How users and non-users still matter. New themes in STS research on user-technology relations




Speaker: Professor Emerita Nelly Oudshoorn
20 February 2020 | 14:00 – 15:30 | C²DH Lounge, MSH, 4th Floor

Nelly Oudshoorn is Professor Emerita of Technology Dynamics and Health Care at the University of Twente, the Netherlands. Her research addresses the co-construction of technologies and users, with a particular focus on medical technologies. Her most recent, and award winning, books include The Male Pill. A Biography of a Technology in the Making ( Duke University Press 2003);  Telecare Technologies and the Transformation of Healthcare (Palgrave Macmillan 2011); and the co-edited volume The New Production of Users: Changing Involvement Strategies and Innovation Collectives (Routledge 2016).



Criticizing a determinist, linear view of technology that portrayed users as passive consumers, Science, Technogoly, and Society (STS) scholars have convincingly shown that users play an active role in all phases of technological development, from design to implementation and use. Users can contribute to (de)stabilizing new technologies, modifying existing technologies, and developing technologies themselves (Hyysalo et al. 2016; Oudshoorn & Pinch 2003; Rohracher 2005; Von Hippel 2005). In this lecture I will discuss recent developments in the study of user-technology relations to illustrate the wide variety of ways in which people act as agents of socio-technical change. The first theme I will discuss is recent scholarship on non-users. Although there is an extensive literature on users, non-users have drawn less attention. However, in the past decades, several STS scholars began to study non-use. What these studies share is that they go beyond dominant discourses in which non-use is portrayed as a deficiency or a regressive irrational attitude towards modernity. I will present some recent scholarship that aims to re-conceptualize non-use to go beyond portraying non-users in negative terms. A second theme I will discuss concerns recent scholarship on users who create their own spaces for developing technologies themselves. Fab-labs, makerspaces, hacker communities, the emergence of citizen science, and the counter-expertise of patient organizations all testify to the creativity and socio-technical skills of people who try to take the development of technology into their own hands (Callon and Rabeharisoa 2003; Hatch 2013, Maxigas 2012, Oost et al. 2009). Understanding the dynamics of these collectives, including their ambivalences, tensions, and controversies, is an important topic for STS research.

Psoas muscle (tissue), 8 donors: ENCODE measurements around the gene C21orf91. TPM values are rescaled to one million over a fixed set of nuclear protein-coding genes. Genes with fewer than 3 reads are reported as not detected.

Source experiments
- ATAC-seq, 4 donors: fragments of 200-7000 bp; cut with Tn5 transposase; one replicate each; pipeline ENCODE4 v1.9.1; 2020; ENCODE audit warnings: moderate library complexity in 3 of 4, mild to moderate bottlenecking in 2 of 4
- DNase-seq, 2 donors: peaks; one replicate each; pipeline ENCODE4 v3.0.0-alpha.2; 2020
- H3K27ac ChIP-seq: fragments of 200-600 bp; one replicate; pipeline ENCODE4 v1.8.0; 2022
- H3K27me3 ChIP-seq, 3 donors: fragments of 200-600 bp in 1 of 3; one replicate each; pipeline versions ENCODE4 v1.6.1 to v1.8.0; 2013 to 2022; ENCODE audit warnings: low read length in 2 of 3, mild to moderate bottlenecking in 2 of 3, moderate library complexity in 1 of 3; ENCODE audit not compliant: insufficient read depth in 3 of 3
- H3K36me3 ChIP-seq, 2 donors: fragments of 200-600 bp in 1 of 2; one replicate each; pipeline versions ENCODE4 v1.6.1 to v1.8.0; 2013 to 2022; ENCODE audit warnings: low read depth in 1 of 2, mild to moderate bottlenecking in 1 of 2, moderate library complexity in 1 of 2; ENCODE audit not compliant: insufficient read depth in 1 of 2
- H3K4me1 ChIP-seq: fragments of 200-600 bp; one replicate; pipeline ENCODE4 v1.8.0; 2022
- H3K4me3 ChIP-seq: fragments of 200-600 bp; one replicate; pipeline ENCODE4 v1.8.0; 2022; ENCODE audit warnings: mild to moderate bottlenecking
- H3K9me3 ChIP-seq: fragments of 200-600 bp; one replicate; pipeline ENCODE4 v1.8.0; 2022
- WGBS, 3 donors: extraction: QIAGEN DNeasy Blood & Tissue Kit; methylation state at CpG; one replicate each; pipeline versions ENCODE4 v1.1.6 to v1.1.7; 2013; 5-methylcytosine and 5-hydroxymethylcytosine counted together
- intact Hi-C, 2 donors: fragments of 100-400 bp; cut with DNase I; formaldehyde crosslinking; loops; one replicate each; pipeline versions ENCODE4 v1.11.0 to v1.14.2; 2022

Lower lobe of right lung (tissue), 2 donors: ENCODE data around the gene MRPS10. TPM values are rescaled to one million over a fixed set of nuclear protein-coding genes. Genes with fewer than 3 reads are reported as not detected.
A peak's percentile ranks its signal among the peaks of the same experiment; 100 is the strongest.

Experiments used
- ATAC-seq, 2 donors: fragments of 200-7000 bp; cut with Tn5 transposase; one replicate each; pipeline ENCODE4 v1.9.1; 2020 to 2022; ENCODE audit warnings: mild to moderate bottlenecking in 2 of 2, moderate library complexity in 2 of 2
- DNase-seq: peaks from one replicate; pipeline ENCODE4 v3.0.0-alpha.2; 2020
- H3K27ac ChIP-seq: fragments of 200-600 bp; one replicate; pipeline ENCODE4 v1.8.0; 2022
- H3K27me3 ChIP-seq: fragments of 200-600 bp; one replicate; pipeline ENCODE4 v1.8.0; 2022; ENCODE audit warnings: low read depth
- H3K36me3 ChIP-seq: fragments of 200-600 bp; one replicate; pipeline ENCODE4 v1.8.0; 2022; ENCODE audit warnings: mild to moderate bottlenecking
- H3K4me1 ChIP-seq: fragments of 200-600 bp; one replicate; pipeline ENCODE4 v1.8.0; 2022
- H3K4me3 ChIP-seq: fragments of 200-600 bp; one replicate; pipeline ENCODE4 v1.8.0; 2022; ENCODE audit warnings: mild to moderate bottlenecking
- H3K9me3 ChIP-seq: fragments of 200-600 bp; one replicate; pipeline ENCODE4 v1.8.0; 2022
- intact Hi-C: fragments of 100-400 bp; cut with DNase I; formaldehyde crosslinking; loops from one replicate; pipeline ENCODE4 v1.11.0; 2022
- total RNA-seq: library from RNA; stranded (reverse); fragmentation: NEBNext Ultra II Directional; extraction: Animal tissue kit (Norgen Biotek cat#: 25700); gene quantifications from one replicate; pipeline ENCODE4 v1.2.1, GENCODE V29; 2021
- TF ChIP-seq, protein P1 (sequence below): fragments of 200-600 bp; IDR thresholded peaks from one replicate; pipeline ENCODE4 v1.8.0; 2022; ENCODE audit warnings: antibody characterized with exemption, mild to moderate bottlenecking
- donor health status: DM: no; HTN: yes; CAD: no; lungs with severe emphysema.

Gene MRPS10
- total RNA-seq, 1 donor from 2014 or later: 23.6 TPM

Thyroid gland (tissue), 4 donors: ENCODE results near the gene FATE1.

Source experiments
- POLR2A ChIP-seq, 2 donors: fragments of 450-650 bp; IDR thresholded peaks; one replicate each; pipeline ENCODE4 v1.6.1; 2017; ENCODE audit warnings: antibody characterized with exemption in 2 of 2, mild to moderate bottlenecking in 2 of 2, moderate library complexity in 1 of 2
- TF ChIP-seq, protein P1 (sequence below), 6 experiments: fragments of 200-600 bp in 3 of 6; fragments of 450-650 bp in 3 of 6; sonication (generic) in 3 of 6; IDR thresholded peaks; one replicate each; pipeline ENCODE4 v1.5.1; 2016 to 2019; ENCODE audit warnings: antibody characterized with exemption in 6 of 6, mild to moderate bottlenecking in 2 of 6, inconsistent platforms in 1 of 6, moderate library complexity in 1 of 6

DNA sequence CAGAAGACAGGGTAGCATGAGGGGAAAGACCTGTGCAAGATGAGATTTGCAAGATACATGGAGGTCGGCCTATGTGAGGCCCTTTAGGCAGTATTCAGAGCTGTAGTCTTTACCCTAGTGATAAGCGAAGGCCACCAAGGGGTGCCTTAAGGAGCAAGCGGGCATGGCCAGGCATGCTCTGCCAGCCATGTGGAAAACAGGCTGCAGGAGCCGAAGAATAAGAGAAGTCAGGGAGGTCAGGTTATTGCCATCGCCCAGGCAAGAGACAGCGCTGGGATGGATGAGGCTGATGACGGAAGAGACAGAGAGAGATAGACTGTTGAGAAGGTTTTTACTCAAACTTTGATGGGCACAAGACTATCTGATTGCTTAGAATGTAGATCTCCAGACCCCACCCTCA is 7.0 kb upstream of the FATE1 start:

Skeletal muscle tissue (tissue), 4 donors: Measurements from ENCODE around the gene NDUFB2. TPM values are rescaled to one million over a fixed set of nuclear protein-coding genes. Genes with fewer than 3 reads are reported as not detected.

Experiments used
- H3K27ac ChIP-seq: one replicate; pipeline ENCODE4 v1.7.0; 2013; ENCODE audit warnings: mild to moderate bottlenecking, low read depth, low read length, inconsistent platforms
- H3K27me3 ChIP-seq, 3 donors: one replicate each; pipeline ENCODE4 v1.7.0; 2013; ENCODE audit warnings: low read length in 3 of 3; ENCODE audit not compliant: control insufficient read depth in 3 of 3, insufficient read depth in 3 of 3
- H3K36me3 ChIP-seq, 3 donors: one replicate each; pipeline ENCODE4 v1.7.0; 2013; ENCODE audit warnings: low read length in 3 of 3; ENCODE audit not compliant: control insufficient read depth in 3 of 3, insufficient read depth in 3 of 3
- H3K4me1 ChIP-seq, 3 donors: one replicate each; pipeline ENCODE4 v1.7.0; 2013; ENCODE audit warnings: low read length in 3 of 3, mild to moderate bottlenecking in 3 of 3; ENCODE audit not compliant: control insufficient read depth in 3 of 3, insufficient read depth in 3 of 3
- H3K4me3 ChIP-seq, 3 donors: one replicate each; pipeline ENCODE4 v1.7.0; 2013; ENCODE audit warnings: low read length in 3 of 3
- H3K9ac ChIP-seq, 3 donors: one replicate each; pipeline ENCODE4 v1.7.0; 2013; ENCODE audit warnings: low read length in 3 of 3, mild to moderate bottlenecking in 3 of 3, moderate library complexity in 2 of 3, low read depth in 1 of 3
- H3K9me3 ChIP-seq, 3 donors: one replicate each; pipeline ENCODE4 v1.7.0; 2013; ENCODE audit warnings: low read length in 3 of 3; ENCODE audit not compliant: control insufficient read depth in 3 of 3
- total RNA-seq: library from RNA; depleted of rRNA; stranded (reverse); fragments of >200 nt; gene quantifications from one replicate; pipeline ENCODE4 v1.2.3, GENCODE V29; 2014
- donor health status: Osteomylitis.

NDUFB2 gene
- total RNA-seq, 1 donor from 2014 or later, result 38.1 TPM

The third, and last theme that will be addressed in this lecture concerns the agency of people living with technologies inside their bodies. One of the core interests in studying users has been to understand how human agency is shaped by and shapes technology. However, most user studies have focused almost exclusively on technologies external to the body. Technologies implanted in bodies present a crucial and complex challenge to our understanding of the agency of users. Whereas external devices are inscribed with scripts that invite us to act in specific ways, technologies inside bodies seem to delegate much less agency to their users. But even in the absence of programs of action, are people with implants really so passive? I will discuss some of the conceptual approaches developed by feminist scholars that argue that understanding the agency of people living with technologies inside bodies invites us to re-think human-technology relations (Dalibert 2014, 2016; Lettow 2011; Oudshoorn 2015,  2016).


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